Kosovo at the Crossroads

Steven A. Meyer offers his assessment of realities on the ground in Kosovo along with a way forward for resolving Kosovo’s status.

Arguably, the future of Kosovo is now at its most important juncture since the crisis in 1999. For the past eight years almost nothing has been accomplished to resolve the Kosovo issue. By and large, the fault for this can be laid at the doors of the major Western powers. Their lack of imagination, innovation and creativity in attempting to resolve the problem has been the major impediment. Western efforts have been arbitrary and capricious, blind to the realities on the ground and offering solutions that serve their own interests rather than those of the people in Serbia and Kosovo.

At the same time, Belgrade and Pristina have mostly talked past each other in anger, when they talked at all. But, for the most part they waited for the major powers to provide answers and assumed no concrete, meaningful initiative of their own. As a result, Kosovo has joined the long list of dangerous "frozen conflicts" and if positive action-action that can be "owned" by Belgrade and Pristina-is not taken soon the Kosovo issue will become "unfrozen" through violence.

But, all of that is about to change. Since the Kosovo issue has been moved out of the United Nations and to the Contact Group, there is a genuine opportunity for Belgrade and Pristina to agree on a compromise settlement. But the window of opportunity will not be open long before violence flares again and the conflict "re-freezes"-as it certainly will if Pristina declares independence unilaterally. To take advantage of the opportunity, however, it is necessary for both Belgrade and Pristina to recognize six hard realities-some of which are unpalatable to one side or the other.

Six Realities

First, the Ahtisaari Plan is dead and, despite calls by some UN members and political commentators to resurrect parts of it, this is very unlikely to happen. Events have moved well beyond Ahtisaari's proposal to create a series of ethnically stove-piped communities in Kosovo. At its heart, the Ahtissari plan was an attempt primarily by the United States, the UK, France and Germany to force a settlement on both Serbs and Albanians that avoided ground reality and served the interests of those countries much more than the interests of those who live in the region. The collapse of the Ahtisaari Plan means that, if there is to be any hope of a permanent settlement, the United States and its West European allies will have to include the Serbs and Albanians as true partners in meaningful negotiations.

Second, U.S. influence has diminished. Although Washington may try to restore some of its clout in the full Contact Group, the comments of the EU and Russian representatives on the troika that visited Kosovo recently have effectively undercut the American position. Several times during the Troika's "fact finding trip", EU representative Ischinger and Russian representative Botsan-Kharchenko said that "nothing is impossible" and that everything is "on the table." This is a positive development. The evolving position of the EU and Russia easily could lead to a "negotiating period" longer than the additional 120 days allotted by the UN Security Council. If so, Washington might be tempted to unilaterally "recognize" an independent Kosovo. But, this would be a very risky move because it could cause serious strains with European "allies" and put the United States at odds with the widely accepted view (especially in the EU) that the construction and recognition of new states requires the approval of the United Nations. In the wake of the debacle in Iraq, Washington cannot be seen to be so dismissive of international law and procedures.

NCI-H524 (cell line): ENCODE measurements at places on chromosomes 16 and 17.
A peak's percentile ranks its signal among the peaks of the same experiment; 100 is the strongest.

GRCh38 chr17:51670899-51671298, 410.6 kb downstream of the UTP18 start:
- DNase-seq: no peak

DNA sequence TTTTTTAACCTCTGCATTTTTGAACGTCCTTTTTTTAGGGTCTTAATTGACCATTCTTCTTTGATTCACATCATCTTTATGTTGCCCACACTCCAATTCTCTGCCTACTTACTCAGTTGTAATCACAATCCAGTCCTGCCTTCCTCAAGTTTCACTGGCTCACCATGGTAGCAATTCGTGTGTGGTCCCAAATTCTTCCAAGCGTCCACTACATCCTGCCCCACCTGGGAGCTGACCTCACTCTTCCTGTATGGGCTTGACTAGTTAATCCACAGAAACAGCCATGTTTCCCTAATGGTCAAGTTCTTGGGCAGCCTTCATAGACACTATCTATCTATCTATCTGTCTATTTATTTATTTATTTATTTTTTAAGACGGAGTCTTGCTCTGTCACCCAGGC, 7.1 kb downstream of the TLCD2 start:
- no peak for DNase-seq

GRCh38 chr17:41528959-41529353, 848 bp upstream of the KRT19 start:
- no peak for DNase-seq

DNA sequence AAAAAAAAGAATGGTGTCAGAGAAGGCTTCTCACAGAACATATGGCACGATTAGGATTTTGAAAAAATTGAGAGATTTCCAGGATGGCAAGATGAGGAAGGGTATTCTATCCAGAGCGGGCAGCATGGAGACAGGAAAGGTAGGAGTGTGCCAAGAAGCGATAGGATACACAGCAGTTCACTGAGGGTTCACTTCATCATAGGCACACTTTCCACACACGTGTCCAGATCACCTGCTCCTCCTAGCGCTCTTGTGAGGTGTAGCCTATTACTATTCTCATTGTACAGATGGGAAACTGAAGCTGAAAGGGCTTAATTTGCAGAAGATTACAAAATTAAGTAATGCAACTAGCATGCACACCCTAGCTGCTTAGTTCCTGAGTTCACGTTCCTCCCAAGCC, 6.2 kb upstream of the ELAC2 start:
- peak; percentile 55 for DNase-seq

Third, officially Belgrade and Pristina remained locked in a nasty, dangerous zero-sum game that, if it is not broken, almost certainly will hasten violence. All levels of power in the Albanian community insist that independence of Kosovo-within its current boundaries-is the only course acceptable and that Pristina will not back away from this position. By the same token, Belgrade says that the only acceptable solution is for Kosovo to remain within Serbia, albeit with considerable autonomy. Indeed, the new Serbian Constitution stipulates that Kosovo is a Serbian province. At the same time, there is a glimmer of hope in Belgrade because some officials have begun to suggest that perhaps they might be willing to back away from this hard line.

Fourth, multi-ethnicity is dead in Kosovo. By and large, survey research as well as anecdotal information indicates that most Serbs and Albanians do not want to live together in the same society or to be governed by a government controlled by the other ethnic group. At times multi-ethnic states have "worked" in Europe and at times they have not. But the general trend-despite some notable exceptions-over the past century has been for states in Europe to be controlled by a single ethnic or cultural group. The point was well demonstrated after World War I with the collapse of the Austro-Hungarian, German and Ottoman Empires, and since the end of the Cold War by the disintegration of the Soviet Union, Yugoslavia and Czechoslovakia. It would be ideal perhaps if ethnicity were not a determining factor in the construction of political communities in the Balkans today. But, it is a reality despite the wishful thinking of well-meaning but naive Western policy makers.